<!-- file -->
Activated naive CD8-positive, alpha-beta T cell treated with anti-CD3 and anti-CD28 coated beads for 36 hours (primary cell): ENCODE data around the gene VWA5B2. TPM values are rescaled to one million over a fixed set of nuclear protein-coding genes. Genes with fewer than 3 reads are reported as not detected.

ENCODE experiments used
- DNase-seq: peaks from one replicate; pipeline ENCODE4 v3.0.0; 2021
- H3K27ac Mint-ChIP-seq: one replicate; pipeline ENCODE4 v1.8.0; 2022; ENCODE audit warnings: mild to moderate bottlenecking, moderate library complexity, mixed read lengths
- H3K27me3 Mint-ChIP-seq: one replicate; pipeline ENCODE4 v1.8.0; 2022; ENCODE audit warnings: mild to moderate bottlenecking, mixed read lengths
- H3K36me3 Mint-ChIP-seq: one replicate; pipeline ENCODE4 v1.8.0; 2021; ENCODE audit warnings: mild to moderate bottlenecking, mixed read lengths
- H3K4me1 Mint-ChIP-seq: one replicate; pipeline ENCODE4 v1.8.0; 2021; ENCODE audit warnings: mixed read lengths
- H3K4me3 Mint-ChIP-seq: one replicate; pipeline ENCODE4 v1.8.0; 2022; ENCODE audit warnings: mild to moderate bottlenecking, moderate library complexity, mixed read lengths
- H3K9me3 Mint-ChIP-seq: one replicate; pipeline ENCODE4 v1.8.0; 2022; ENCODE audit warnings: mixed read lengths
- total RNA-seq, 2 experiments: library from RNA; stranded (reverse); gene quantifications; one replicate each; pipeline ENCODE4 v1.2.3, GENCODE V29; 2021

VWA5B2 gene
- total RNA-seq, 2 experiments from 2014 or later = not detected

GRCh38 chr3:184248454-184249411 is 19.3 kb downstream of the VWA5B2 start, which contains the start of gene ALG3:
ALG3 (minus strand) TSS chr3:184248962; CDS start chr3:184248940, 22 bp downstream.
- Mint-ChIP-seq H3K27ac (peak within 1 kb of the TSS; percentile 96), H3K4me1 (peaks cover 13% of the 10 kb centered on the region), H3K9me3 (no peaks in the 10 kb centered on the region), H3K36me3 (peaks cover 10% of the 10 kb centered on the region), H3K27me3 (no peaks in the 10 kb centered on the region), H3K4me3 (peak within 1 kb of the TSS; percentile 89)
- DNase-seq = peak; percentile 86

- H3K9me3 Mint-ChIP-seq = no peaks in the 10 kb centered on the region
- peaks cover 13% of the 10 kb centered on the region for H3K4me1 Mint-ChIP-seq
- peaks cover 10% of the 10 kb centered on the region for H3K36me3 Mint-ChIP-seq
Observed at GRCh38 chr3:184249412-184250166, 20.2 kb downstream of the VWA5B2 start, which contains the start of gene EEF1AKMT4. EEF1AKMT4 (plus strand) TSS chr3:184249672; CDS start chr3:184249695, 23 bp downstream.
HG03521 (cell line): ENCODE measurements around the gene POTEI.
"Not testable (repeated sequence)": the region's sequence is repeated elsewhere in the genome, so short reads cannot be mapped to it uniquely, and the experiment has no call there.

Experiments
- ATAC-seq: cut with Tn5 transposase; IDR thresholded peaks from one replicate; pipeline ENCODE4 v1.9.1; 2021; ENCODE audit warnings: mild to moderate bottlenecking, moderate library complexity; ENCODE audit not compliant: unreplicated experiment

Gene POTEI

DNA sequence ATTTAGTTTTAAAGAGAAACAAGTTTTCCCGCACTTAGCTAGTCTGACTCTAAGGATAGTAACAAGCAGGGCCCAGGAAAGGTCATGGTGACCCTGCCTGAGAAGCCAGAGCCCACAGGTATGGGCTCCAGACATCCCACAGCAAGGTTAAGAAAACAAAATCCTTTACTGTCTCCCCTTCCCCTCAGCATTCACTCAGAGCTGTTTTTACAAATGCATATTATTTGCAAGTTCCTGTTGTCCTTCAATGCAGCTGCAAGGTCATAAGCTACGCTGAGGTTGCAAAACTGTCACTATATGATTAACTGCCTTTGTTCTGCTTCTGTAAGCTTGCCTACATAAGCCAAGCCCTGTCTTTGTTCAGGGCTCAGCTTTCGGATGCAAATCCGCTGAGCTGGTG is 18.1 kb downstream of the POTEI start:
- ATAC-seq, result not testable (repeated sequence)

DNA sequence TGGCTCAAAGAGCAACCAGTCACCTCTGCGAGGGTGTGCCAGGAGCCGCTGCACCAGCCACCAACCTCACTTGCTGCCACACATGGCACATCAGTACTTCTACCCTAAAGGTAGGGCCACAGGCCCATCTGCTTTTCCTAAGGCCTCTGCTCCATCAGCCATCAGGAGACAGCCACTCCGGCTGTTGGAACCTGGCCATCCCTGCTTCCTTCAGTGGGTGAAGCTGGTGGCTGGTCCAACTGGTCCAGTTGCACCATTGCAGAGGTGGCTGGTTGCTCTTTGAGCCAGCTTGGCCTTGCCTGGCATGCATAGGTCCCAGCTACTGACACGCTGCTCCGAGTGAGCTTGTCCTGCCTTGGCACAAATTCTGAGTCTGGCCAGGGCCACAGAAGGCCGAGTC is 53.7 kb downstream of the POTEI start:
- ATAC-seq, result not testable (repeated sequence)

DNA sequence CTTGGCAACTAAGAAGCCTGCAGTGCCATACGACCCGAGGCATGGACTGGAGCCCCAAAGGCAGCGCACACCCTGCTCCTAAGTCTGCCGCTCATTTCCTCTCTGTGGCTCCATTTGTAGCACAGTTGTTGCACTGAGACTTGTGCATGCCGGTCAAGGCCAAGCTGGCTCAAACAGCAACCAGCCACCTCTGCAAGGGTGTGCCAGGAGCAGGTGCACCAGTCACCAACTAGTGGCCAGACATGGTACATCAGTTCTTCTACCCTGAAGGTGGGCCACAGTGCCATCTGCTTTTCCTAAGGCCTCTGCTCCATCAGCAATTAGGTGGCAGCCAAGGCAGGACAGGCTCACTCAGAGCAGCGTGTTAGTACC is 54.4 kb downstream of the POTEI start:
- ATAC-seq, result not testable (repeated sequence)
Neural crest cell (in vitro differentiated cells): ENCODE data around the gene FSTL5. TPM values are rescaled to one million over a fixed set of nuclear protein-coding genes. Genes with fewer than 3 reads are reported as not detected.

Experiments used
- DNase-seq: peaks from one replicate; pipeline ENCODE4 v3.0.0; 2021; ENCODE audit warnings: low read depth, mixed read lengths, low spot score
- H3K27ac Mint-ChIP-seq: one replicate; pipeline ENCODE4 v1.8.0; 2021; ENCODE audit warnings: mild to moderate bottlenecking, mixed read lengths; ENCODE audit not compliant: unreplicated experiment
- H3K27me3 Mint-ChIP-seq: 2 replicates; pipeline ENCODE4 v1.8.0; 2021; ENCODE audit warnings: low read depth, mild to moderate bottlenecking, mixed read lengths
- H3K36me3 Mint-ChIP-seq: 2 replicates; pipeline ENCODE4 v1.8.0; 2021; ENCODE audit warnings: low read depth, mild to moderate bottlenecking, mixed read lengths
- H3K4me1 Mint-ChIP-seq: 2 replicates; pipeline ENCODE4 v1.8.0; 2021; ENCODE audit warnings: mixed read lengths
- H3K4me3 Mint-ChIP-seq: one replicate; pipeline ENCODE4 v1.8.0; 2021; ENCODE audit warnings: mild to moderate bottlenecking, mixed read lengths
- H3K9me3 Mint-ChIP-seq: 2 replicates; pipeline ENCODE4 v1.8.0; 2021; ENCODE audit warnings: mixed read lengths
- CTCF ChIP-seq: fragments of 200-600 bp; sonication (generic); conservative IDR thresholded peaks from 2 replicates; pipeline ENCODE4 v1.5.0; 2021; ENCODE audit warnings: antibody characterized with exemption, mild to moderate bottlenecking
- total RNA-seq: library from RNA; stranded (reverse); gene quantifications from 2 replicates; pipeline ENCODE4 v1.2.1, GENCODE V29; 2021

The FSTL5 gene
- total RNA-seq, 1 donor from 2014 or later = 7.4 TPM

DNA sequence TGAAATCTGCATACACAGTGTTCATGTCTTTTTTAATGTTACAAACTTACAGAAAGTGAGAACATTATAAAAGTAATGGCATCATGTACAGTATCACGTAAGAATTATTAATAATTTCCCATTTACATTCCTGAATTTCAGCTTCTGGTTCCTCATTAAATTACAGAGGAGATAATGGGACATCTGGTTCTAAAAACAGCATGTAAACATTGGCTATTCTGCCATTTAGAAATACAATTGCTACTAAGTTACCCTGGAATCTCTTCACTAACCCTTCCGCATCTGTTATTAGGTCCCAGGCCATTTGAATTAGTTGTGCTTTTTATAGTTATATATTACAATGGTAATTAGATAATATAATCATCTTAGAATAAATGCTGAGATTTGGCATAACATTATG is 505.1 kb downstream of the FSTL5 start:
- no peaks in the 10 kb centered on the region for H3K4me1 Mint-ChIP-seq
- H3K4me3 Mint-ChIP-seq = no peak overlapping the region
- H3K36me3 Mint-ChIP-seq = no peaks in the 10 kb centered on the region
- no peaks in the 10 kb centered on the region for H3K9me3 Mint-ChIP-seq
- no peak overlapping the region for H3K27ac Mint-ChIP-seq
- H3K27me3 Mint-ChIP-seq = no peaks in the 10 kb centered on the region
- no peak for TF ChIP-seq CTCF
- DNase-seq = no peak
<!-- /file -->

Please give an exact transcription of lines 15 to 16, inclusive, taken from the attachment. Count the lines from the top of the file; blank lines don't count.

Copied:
- Mint-ChIP-seq H3K27ac (peak within 1 kb of the TSS; percentile 96), H3K4me1 (peaks cover 13% of the 10 kb centered on the region), H3K9me3 (no peaks in the 10 kb centered on the region), H3K36me3 (peaks cover 10% of the 10 kb centered on the region), H3K27me3 (no peaks in the 10 kb centered on the region), H3K4me3 (peak within 1 kb of the TSS; percentile 89)
- DNase-seq = peak; percentile 86